BOLONIA TRACK – EL TRAFICO RAPTOR WATCH POINT – OJEN VALLEY
WEATHER: a misty start, clear later. Temp range 16 – 32C
After yesterday’s long day we had a local short day today, our tally is over 160 and so there are not many species that we could add to that. One species that would be nice to see is the Rufous Bush Robin and a track on the Bolonia Road is a good place to see them. Unfortunately for us as we drove the few kilometers to the Bolonia road we drove into thick sea mist, and the first 20 minutes of our walk was birdless because we couldn’t see a thing!! The mist cleared and soon we were logging a few species, not many!
the misty track as the fog cleared
We saw lots of House Sparrows, Spotless Starlings, Collared Doves, Corn Buntings and Stonecats. The odd Sardinian Warbler popped up, a few Crested Larks twittered around us and Goldfinches flew over. A Woodchat Shrike appeared briefly and not much else sowed, we were followed by a dog during the entire walk and we were surrounded by cattle with long horns, which put us all on edge.
the cattle. the clouds and a mountain view
From the track we drove into Tarifa and took a side road towards the raptor watch-point on the edge of the cliffs just east of the town, called El Trafico. Before we got there we stopped for a walk along a wooded track to look for passerine migrants. It was a pleasant walk with lots to see, many Spotted Flycatchers were on show we also saw the odd Blackcap, Willow Warbler and Sardinian Warbler. In the open scrub areas we saw Swallows and our first Sand Martins and then luckily we found a Western Orphean Warbler, another first for the trip.
the view from El Trafico view point looking down to Tarifa
The raptor watch-point was more or less devoid of birders and raptors, we found a Tawny Pipit on the cliff slopes and a few Cory’s Shearwaters out to sea. A few eagles started to appear, Booted and Short-toed, but they we much further east and just dots in the sky. We watched a few Eurasian Sparrowhawks and Black Kites but they were few are far between. Driving much further along the track we found a site much closer to the migrating raptors and we enjoyed a couple of hours of excellent raptor watching.
sixty or so of the 600 White Storks we saw
Some of the birds were really close and we had excellent views. At times we had had a swirling mass of birds over us, not hundreds but dozens. We watched Booted & Short-toed Eagles, Black Kites, Eurasian Sparrowhawks, Griffon and Egyptian Vultures but no Honey Buzzards!! A couple of really good sightings was of a group of 10 Egyptian Vultures of all ages and colours and then the .’piéce de résistance’ came along. A group of 500-600 White Storks came swirling right over us, turning in the sunlight giving a real show, it was magical.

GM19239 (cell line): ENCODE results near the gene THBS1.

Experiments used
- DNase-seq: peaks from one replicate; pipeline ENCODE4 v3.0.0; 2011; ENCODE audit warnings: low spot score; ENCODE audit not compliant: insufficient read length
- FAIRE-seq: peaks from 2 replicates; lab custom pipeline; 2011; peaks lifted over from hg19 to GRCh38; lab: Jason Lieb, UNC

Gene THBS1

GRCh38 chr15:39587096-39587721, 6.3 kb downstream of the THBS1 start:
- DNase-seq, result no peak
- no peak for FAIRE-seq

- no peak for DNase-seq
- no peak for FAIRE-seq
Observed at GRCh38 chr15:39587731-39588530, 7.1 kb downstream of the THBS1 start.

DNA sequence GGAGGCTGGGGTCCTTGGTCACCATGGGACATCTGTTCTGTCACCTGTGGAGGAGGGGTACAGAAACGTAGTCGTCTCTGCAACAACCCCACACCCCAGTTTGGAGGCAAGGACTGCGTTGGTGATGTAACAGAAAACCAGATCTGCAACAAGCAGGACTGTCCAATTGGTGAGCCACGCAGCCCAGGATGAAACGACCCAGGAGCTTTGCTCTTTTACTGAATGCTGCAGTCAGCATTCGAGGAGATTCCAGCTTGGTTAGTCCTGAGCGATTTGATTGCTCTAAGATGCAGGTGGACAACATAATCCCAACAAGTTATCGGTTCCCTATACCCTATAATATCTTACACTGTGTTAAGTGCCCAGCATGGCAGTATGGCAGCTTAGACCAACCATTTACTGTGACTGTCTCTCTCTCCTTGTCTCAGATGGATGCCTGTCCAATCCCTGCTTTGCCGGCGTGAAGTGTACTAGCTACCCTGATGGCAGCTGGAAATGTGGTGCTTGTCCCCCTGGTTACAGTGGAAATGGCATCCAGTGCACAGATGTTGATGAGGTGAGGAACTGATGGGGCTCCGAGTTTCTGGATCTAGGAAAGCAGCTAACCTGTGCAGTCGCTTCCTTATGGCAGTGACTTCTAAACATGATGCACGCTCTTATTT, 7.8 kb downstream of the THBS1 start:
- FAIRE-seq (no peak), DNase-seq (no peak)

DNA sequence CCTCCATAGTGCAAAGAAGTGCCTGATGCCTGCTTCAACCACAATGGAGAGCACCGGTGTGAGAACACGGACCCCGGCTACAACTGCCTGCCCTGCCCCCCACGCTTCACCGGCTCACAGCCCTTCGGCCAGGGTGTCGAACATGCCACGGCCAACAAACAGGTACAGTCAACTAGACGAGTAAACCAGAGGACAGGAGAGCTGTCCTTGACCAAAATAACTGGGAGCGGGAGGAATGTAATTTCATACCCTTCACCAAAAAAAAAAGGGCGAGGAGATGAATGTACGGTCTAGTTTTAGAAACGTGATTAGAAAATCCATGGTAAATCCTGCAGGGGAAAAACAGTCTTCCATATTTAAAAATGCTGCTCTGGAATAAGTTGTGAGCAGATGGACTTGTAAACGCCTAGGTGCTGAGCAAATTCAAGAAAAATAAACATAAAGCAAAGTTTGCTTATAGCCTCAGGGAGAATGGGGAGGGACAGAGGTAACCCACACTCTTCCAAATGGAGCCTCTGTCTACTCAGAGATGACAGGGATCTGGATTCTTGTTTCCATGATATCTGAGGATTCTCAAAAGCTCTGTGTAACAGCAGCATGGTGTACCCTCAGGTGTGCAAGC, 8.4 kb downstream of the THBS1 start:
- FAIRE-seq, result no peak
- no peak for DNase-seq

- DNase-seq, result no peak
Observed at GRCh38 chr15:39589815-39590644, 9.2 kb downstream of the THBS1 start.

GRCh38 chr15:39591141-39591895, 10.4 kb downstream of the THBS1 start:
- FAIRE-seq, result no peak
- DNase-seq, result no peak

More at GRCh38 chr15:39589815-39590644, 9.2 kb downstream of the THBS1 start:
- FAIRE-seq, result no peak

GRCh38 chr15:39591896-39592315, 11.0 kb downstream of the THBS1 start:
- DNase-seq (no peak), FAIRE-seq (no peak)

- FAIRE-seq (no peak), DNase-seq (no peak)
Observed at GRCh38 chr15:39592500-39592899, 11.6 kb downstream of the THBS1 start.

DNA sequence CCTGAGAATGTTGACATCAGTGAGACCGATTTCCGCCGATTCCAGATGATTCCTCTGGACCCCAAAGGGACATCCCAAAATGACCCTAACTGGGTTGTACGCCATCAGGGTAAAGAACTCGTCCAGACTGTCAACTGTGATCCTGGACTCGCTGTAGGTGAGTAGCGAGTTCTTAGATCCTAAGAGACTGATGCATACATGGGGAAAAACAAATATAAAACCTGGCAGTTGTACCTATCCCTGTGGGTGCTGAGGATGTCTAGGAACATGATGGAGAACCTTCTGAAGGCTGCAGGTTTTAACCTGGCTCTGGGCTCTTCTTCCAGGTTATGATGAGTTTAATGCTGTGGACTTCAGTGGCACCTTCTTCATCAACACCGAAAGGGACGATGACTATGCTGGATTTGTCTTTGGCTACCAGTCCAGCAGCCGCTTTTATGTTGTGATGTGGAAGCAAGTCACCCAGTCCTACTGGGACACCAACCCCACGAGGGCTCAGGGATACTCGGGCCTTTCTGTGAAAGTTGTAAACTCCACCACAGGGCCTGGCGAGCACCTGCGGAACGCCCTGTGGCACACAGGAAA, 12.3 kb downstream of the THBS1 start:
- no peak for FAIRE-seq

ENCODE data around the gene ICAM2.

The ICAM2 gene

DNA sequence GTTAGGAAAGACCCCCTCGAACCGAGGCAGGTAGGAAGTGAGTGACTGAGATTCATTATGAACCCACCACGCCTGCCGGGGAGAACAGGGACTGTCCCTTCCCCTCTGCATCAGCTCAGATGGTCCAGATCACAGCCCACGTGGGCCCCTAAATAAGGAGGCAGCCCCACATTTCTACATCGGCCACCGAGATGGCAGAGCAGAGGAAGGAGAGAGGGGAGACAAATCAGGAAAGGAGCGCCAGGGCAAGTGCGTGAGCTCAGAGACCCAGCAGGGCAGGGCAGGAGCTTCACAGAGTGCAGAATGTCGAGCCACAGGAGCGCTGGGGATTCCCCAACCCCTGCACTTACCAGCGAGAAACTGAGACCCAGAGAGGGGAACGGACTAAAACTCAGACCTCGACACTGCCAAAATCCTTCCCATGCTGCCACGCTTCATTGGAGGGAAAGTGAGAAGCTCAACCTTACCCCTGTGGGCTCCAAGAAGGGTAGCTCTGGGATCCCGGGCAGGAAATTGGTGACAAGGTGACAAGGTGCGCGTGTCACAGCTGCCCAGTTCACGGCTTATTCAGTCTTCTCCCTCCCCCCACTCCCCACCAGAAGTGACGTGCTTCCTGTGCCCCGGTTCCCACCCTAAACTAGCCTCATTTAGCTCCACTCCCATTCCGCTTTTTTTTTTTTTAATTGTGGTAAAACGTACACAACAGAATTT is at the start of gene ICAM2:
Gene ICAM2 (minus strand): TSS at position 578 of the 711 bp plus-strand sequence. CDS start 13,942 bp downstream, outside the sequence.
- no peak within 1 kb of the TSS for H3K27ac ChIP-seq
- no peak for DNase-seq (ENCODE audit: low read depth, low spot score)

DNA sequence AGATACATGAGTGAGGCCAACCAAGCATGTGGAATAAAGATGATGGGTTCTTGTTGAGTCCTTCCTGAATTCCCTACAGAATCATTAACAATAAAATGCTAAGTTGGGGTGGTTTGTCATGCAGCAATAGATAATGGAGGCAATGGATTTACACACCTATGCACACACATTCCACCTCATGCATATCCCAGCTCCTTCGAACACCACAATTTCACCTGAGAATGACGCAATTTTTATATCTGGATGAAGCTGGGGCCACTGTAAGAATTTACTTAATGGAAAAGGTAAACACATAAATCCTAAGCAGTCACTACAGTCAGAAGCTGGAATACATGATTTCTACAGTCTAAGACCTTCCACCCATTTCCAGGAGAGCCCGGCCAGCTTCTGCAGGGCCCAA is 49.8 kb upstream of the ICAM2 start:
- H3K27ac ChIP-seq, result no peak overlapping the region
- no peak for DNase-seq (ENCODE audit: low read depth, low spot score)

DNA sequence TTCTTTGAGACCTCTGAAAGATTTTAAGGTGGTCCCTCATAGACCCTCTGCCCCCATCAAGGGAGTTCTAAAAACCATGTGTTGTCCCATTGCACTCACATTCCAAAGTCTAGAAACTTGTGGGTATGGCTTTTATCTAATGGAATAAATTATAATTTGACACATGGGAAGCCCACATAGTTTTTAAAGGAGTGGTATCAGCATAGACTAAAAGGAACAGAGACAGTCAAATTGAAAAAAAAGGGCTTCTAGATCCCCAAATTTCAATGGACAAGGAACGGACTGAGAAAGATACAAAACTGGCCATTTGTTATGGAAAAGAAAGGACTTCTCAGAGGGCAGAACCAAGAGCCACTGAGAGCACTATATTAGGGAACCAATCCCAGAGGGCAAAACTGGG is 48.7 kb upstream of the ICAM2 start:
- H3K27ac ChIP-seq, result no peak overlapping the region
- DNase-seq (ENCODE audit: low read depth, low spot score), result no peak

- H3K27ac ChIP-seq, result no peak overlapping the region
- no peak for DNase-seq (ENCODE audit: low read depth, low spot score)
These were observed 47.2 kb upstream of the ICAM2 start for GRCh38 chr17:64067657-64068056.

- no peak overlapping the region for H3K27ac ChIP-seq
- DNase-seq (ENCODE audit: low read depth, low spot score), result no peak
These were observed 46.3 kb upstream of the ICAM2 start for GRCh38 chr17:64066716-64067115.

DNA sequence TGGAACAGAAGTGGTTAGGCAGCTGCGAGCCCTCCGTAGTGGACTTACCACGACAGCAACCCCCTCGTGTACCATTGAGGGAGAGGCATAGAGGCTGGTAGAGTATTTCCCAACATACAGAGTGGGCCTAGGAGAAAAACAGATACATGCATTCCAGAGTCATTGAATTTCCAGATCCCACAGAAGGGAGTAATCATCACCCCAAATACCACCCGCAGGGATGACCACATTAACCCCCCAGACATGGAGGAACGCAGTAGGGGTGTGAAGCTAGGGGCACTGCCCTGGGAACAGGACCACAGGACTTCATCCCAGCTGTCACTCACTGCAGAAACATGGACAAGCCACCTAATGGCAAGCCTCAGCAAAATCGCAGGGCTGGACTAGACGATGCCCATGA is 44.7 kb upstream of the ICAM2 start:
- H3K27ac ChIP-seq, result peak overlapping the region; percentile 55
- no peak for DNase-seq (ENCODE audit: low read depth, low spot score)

a very distant flock of Storks migrating across to Morocco - can you find them?
After that we drove into town to visit a supermarket to buy a late lunch and for the rest of the afternoon we visited a couple of sites in the Ojen, once again we looked for migrant warblers. Our first stop was very productive we found a wooded area full of flycatchers and warblers! In just one small area we found a dozen Spotted Flycatchers, a few Pied Flycatchers, Common Redstarts, Willow Warblers, Garden Warbler, Woodchat Shrike and Hoopoes. We missed a lot of birds because of the thick foliage of the trees.
A Crested Lark seen this morning
Our second stop was supposed to be the large Embalse (reservoir) Almodovar but when we got to the approach track we found it closed due to road-works!! It was too hot to walk a mile up to the reservoir so we walked just a little way. We saw very little, we scoured the sky for swifts (White-rumped Swifts breed in the area). We did see a few Sardinian Warblers and Phil saw some Red-legged Partridges but it was very quiet out there. We added a dragonfly to our list, Epaulet Skimmer, we also saw a few butterflies. We called it a day around 4:30pm and headed back to the hotel for an early showers, we needed a rest and a cold drink.